Peel and cut lotsa peaches into dice about 1/2 inch or less. Put them into a pot so as to fill the pot only half way (jam SPITS!). (That reminds me that Gary Busey once said “Never cook bacon when naked.” Same can be said for jam.) Crush the peaches with a potato masher. Add about 1/2 cup apple juice and toss in a couple of cinnamon sticks. I think I cooked about 8 cups at a time, and the total yield was 5 pints. It took a long time to cook down to the consistency we wanted and of course, it was VERY hot. I poured it into the sterile jars, put the lids on and they sealed without further cooking. It is important that your fruit be acidic; otherwise, botulism can develop. (That is not exactly the substance used to erase your wrinkles!) If it doesn’t seal readily, give your jars a boiling water bath for about 15 minutes.
 My grandmother, “Mauga,” made this salad. As a child, I thought it would be
horrible. Since I didn’t taste it until I was about 20, that “awful” salad was
the only unpleasant memory I had of Mauga. She had told me once that I would
like it after I grew up. Now, at age 71, I still haven’t grown up, but I did
come to love this salad. 
CUCUMBER AND ONION SALAD
By Spike’s Mauga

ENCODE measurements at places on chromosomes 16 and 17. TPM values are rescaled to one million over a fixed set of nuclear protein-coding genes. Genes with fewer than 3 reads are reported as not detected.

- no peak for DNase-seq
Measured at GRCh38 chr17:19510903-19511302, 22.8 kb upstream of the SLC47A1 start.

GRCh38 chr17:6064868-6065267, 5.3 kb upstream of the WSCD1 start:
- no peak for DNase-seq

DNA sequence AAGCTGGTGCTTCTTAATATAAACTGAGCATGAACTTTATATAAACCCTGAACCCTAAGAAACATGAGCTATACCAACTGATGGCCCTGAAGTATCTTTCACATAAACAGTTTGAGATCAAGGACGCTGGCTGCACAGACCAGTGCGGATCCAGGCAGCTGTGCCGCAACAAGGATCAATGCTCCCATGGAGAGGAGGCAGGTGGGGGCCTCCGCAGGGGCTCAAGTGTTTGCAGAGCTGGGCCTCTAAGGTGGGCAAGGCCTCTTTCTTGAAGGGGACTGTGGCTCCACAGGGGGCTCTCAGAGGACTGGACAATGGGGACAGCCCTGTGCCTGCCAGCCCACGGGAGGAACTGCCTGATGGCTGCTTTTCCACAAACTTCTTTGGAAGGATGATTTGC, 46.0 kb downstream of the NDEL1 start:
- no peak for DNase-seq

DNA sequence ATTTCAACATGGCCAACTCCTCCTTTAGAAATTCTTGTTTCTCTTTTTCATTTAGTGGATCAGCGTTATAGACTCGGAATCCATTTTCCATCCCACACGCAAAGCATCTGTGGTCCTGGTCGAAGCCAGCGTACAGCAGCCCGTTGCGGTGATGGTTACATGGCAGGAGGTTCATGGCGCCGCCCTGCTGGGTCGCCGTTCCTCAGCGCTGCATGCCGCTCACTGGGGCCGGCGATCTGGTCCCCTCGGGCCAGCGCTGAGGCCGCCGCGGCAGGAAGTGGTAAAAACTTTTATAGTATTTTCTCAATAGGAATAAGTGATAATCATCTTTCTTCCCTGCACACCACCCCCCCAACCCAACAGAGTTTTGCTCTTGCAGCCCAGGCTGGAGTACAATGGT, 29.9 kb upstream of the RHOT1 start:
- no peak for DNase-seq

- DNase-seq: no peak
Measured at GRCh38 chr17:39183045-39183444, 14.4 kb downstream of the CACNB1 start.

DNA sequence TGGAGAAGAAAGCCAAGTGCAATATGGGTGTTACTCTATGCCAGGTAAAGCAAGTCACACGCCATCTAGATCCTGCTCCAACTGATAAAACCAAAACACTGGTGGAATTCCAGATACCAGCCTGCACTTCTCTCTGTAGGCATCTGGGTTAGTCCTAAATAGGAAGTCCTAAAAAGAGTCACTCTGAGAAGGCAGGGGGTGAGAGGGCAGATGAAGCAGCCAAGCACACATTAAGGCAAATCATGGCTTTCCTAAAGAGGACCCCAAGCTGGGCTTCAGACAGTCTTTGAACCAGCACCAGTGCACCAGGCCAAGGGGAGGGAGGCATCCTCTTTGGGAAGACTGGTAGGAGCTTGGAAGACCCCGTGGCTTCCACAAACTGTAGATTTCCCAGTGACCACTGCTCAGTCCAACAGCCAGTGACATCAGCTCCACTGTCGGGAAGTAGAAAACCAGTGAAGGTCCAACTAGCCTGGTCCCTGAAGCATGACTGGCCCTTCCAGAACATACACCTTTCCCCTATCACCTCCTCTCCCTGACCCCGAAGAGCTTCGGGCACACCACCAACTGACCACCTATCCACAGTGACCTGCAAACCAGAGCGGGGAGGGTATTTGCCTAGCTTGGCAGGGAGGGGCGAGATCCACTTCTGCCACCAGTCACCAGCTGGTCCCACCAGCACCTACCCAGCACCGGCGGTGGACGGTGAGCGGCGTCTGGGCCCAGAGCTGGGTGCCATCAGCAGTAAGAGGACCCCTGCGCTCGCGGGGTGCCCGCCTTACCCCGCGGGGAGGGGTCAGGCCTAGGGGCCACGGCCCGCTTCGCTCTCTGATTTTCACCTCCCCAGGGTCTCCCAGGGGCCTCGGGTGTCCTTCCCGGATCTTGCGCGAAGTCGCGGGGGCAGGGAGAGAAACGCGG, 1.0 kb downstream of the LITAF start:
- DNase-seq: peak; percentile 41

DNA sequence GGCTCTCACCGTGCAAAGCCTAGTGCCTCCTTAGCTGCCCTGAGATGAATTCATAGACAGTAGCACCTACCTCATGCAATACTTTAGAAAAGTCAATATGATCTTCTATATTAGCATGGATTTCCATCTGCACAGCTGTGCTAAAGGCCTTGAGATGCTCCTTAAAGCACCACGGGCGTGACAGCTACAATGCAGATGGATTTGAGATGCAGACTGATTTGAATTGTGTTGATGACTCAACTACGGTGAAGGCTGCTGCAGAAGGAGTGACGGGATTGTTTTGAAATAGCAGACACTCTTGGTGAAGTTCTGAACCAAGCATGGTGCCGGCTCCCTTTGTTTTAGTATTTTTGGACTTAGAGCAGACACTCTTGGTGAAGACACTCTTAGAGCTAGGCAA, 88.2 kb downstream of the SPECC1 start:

1 medium sweet yellow or sweet red onion
1 tsp salt
1 tsp sugar
2 tsp apple cider vinegar
1 Tbsp mayonnaise
Slice cucumbers and onion very thinly, in your food processor if you have one. Shake the salt over that mixture, and refrigerate for an hour or so. Remove from fridge and pour into a colander to drain. Shake out as much liquid as you can.
Repeat that process. After shaking out the liquid for the second time, put into a clean, dry bowl. Add 1 tsp vinegar and 1 tsp sugar. Stir, and put back in the fridge. After another hour, remove and drain one more time. Back in the bowl, add the second teaspoon of vinegar and stir. Back into the fridge. At this point, you can let it sit overnight in the fridge. Just before serving, remove from fridge, drain, back into the bowl, and add about a table-spoon mayonnaise. Even if you hate onions, you will love this salad.